Sponsored By
Bobby Lockhart, Blogger

June 9, 2014

2 Min Read


Last year, 2013, was the last year for the amazing GDC Game Design Challenge.  It was a highlight of every GDC, but this year it was nowhere to be found.  This left a hole in our hearts which I am attempting to fill with this Game Design Challenge: Gamasutra Blog Edition! Last time, all of the participants explained their game designs.  To refresh your memory, here's the theme of the challenge: CruisinMars_small

With current technology, the trip to Mars will take between six months and a year, depending on the relative positions of Earth and Mars.*  NASA has identified boredom as one of the biggest dangers to a Mars mission.  Design a game to be played by astronauts or civilians on their way to the red planet.  This can include participation from other players back on earth, but keep in mind that the lag on Mars due to speed-of-light limitations can range between 4 minutes and 24 minutes.*


If you took a look at the votes from our previous entry, you'll notice that it was a pretty even playing field.  However, you'll also already know that the winner is 'The Task Game' by Jenn Sandercock!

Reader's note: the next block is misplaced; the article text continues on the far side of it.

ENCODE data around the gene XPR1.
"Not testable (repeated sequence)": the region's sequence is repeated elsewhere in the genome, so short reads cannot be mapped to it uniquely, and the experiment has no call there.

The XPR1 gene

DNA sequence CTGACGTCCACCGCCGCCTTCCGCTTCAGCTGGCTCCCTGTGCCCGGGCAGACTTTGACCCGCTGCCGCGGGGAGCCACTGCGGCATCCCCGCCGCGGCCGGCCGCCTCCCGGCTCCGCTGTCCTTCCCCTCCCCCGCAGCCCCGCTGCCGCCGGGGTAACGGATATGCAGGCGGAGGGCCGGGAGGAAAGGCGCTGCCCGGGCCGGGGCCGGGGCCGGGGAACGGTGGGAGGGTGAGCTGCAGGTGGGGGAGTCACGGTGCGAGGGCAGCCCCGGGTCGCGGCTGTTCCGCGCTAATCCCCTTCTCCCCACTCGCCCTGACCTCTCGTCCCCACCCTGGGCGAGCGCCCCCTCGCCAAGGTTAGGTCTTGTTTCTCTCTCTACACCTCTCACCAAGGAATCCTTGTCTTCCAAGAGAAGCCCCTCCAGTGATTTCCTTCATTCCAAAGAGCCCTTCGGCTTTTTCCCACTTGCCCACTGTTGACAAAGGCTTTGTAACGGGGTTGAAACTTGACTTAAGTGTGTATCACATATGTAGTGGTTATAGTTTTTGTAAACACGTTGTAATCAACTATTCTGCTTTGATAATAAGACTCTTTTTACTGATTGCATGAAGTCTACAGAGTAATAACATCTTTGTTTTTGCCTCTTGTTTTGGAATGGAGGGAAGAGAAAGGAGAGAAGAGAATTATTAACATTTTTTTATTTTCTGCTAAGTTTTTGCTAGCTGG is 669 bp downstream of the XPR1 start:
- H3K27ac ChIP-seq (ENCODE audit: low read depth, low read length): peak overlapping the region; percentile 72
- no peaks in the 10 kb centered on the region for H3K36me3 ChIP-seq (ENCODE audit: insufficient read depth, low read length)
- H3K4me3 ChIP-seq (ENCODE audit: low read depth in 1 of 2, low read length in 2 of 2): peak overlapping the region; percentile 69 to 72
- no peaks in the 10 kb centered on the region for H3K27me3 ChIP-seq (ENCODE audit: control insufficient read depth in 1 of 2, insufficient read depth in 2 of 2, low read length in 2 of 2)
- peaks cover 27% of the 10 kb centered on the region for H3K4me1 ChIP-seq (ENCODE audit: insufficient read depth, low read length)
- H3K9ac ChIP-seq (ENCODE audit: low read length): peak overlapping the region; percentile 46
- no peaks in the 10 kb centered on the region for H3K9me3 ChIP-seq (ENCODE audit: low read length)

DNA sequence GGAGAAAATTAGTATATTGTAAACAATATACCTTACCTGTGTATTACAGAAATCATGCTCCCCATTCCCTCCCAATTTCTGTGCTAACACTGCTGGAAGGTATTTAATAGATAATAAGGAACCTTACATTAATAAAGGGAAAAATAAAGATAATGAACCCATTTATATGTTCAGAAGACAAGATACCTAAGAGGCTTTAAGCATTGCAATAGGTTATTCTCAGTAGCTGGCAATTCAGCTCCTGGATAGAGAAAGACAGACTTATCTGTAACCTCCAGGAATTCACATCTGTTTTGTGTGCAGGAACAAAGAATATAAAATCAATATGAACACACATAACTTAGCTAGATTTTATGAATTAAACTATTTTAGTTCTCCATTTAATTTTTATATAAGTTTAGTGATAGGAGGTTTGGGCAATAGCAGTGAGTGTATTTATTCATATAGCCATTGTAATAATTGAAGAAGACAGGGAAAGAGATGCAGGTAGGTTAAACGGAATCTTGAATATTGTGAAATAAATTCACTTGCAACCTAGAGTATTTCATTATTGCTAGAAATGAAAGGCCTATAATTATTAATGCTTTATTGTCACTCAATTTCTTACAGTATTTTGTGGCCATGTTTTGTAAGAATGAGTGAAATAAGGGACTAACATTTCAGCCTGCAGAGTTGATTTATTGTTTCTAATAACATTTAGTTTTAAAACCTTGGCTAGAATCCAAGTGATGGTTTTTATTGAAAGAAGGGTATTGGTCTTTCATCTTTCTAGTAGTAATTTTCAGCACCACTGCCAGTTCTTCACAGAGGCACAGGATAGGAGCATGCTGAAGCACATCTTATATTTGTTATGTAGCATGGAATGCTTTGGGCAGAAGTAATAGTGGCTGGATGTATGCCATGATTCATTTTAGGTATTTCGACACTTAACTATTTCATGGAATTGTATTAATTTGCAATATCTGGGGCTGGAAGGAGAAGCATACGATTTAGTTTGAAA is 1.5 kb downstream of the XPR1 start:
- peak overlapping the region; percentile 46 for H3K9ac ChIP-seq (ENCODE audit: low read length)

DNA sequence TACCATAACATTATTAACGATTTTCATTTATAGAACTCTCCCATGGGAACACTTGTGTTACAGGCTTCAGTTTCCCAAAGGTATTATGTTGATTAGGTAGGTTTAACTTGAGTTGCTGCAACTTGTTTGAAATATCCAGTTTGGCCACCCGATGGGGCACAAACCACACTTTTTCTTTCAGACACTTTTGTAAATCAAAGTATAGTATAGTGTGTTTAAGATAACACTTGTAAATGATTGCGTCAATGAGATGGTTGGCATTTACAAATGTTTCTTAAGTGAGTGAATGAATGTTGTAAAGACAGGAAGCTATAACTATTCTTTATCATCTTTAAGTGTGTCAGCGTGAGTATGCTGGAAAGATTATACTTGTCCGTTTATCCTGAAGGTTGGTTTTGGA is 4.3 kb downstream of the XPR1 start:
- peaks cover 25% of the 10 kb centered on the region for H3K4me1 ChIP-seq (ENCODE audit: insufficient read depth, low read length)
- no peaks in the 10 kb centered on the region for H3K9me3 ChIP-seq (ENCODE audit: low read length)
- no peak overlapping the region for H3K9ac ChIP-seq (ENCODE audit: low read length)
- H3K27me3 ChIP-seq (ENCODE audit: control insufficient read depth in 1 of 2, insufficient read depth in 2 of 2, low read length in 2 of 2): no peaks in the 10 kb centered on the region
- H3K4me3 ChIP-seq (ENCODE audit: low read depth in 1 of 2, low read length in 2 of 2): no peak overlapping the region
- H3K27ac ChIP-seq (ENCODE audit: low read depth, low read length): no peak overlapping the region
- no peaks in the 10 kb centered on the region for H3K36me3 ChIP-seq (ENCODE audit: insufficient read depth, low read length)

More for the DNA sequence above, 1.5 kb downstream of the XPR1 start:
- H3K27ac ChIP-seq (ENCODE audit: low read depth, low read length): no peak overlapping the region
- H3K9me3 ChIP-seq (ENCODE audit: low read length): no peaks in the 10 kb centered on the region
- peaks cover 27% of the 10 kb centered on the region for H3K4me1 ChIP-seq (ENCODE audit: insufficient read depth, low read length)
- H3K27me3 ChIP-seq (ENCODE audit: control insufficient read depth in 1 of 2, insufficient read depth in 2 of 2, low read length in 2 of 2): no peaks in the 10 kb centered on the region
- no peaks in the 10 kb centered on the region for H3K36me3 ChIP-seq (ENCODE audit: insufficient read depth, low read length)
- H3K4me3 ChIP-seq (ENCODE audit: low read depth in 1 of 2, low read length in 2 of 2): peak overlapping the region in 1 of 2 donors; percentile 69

Jenn Sandercock: The Task Game

For her prize, Jenn Sandercock will be recieving 2 lbs of Martian Soil Simulant!  She'll be able to reach her hand in and feel the end of the astronauts' journey for herself! From the source website: JSC MARS-1A SIMULANT JSC Mars-1A is a palagonite tephra collected from the slopes of the Pu’u Nene cinder cone on the Island of Hawaii. Palagonitic tephra from this cone has been repeatedly cited as a close spectral analog to the bright regions of Mars. The chemical composition is compared to that of a typical Mars surface sample analyzed at the Viking lander 1 site.

And for their amazing work, each of our other participants will be receiving 2 ounces of the same martian soil simulant! Once again, many thanks to Jenn Sandercock, Chris Bell, Jake Elliott, Tanya Short, Liz Ryerson and John Murphy!



Your Host, Rob Lockhart is creative director of Important Little Games, an educational game studio -- currently working on Codemancer, a fantasy adventure game that teaches the magic of programming.

Read more about:

Featured Blogs
Daily news, dev blogs, and stories from Game Developer straight to your inbox

You May Also Like